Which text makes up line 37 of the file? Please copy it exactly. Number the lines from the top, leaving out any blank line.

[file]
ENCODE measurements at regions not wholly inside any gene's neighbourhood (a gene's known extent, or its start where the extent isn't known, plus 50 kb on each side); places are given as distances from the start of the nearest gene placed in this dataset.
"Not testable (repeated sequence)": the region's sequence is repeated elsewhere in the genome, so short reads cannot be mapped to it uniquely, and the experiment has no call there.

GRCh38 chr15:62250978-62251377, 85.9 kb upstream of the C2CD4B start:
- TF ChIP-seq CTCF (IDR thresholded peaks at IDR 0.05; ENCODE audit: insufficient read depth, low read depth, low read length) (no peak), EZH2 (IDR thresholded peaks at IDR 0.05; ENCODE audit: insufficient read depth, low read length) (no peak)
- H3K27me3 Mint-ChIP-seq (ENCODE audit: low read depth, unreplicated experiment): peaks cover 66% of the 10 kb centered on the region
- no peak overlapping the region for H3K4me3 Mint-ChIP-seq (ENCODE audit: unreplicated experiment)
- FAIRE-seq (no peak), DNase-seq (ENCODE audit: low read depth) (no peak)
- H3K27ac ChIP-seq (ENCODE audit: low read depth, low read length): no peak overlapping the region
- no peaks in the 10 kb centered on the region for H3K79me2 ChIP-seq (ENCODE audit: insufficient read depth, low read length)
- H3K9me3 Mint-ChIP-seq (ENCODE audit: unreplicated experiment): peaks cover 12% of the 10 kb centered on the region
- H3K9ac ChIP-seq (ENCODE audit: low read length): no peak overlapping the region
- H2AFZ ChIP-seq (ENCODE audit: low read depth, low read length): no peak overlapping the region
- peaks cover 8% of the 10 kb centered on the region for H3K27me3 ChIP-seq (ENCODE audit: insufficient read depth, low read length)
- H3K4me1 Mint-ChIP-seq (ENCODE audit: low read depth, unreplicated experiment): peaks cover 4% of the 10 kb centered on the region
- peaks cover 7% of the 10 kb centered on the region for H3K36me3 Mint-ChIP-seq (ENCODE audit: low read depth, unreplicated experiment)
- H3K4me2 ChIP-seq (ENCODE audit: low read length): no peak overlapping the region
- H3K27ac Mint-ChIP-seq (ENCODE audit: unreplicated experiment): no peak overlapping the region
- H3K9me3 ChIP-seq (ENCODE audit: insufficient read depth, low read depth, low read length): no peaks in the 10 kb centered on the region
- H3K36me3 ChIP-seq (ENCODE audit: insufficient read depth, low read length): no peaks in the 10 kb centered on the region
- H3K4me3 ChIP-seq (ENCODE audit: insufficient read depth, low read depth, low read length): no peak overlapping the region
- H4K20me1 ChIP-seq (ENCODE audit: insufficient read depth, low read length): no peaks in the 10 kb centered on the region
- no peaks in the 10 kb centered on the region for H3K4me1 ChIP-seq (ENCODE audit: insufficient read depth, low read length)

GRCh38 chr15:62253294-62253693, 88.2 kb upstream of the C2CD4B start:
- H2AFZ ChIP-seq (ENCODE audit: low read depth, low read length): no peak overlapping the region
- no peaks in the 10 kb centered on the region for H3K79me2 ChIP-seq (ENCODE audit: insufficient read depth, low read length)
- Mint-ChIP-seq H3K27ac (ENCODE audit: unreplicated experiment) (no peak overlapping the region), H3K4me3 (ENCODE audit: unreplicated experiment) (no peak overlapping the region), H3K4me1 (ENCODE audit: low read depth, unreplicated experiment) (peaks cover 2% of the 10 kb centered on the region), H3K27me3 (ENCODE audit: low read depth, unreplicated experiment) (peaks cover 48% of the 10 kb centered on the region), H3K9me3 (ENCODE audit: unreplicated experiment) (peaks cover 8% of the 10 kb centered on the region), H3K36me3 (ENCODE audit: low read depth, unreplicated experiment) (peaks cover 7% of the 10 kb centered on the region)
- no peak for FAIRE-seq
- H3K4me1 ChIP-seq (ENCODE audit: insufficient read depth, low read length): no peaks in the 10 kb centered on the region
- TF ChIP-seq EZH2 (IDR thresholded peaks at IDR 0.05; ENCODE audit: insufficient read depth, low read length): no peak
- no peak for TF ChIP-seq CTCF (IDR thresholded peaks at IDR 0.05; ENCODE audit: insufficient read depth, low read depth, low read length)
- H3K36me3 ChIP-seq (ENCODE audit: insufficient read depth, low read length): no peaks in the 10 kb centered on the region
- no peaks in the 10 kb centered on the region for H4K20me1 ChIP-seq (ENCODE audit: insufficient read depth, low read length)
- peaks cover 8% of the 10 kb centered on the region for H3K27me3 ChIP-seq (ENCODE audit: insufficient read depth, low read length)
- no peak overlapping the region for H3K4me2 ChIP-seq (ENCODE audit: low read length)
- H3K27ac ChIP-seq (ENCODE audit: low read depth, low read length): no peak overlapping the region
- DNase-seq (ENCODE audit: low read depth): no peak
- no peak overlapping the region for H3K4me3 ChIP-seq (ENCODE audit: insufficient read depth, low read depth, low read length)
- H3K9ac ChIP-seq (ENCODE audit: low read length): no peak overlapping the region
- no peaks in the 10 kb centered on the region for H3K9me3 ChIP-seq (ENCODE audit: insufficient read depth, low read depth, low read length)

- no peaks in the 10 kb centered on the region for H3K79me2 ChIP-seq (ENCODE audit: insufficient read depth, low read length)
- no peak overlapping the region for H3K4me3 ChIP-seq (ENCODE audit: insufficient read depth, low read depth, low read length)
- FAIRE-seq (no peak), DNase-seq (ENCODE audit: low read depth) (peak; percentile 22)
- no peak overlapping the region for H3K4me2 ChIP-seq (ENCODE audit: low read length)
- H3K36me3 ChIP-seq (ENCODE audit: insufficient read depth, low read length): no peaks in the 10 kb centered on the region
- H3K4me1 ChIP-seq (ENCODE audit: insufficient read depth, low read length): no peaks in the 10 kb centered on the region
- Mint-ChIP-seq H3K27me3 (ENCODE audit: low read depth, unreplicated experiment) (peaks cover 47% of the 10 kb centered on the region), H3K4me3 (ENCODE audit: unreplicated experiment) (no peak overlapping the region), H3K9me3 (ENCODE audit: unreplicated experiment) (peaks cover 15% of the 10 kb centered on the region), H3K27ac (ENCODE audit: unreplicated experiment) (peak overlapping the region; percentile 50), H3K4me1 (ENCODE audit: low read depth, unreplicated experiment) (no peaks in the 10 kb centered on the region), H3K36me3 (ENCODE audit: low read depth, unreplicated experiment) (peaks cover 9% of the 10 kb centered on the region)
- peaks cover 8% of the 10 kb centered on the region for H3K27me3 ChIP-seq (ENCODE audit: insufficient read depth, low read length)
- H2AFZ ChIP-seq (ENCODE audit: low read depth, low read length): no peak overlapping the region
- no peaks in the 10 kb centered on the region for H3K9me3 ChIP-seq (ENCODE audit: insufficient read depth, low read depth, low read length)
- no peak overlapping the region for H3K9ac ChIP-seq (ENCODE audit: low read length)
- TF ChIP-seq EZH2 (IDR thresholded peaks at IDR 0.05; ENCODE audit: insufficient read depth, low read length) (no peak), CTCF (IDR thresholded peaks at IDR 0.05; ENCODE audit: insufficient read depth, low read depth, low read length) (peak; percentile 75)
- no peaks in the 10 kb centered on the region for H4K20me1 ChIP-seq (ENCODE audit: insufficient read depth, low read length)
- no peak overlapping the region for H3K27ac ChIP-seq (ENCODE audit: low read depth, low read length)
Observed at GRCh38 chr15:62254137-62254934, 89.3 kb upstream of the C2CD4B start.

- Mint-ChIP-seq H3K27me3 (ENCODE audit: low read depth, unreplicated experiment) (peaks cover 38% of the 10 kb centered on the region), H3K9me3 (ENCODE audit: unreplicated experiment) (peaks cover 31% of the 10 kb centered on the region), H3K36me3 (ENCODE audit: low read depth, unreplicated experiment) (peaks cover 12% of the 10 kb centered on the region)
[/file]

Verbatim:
- no peak overlapping the region for H3K4me3 ChIP-seq (ENCODE audit: insufficient read depth, low read depth, low read length)